At the Scott Adams blog at Dilbert.com we find Adams asking How Often are Economists Wrong?
Adams opens by making the point that while experts may be wrong at times, what matters is weather consulting them produces a better result on average than whatever is the alternative. Economists, like most experts, are likely to be more reliable than the public at large, depending on the sort of question asked. Adams goes on to say
If the question involves predicting the value of the stock market next year, economists aren't any better than a monkey with a dart board. And they know it. But if the question is whether using food crops for ethanol could hurt the economy more than it helps, or whether free trade is a good idea, or whether a gas tax holiday makes sense, you would be wise to listen.No its not. But while economist are more likely to be right on these issues, votes still believe politicians. Why? (Cue Bryan Caplan) Voters have only themselves to blame for bad economic policy and the resulting bad outcomes.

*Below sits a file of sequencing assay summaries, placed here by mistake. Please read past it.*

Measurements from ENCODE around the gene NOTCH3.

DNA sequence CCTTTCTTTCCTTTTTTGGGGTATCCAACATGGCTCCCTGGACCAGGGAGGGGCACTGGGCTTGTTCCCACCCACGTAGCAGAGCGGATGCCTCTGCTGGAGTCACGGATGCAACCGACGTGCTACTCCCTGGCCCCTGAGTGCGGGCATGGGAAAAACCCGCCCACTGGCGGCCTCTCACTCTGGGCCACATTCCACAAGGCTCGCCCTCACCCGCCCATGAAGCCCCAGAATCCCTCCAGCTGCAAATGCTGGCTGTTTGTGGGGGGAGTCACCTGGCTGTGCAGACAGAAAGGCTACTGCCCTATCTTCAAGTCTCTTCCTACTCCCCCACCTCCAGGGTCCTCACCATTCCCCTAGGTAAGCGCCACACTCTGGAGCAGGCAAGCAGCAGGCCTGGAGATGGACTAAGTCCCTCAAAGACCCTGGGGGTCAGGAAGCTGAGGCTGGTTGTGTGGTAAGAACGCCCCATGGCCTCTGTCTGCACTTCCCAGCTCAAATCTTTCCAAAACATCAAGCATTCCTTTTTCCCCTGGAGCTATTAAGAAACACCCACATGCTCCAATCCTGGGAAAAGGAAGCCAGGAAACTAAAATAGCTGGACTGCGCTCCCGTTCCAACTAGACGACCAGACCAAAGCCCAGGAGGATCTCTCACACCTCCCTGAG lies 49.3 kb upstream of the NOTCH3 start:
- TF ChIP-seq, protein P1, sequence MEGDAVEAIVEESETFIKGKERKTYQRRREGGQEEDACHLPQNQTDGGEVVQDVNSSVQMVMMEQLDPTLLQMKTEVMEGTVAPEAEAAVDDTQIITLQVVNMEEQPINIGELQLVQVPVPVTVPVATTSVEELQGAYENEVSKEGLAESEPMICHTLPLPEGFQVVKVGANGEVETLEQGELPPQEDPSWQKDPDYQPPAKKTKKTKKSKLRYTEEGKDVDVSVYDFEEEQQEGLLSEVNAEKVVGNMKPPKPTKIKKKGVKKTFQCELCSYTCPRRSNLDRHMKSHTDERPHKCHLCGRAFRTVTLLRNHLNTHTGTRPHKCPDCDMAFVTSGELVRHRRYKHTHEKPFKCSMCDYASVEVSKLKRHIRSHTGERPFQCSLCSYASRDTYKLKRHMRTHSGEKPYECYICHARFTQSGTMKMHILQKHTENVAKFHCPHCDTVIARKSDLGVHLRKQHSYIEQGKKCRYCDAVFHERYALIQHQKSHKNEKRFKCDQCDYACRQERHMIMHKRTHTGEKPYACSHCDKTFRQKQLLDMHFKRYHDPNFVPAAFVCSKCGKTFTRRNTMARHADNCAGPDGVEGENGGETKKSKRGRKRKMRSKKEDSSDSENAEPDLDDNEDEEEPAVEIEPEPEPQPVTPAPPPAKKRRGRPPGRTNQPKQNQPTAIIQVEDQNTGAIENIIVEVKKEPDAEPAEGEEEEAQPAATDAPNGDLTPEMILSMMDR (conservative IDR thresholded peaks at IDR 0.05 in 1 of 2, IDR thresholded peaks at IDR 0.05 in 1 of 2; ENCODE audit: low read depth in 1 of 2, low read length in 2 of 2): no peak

Economists are also historians when it comes to their field. They would know, for example, that government price controls would be a disaster because they have failed in the past. If doing X with the economy caused Y to happen the last three times someone tried it, wouldn't you like to know it? Economists already do.
When you are talking about the global economy, making the right decisions just barely more often than before is a huge deal. So the bar is set low for economists. They only need to be right more often than the public and the politicians. Is that so hard?
(HT: Eric Crampton)